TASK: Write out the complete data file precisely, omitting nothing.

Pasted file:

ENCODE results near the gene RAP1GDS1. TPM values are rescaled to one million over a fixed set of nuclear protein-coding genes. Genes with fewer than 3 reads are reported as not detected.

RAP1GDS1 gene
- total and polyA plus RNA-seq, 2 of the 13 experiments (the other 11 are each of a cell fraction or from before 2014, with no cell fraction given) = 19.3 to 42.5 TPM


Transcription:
ENCODE results near the gene RAP1GDS1. TPM values are rescaled to one million over a fixed set of nuclear protein-coding genes. Genes with fewer than 3 reads are reported as not detected.

RAP1GDS1 gene
- total and polyA plus RNA-seq, 2 of the 13 experiments (the other 11 are each of a cell fraction or from before 2014, with no cell fraction given) = 19.3 to 42.5 TPM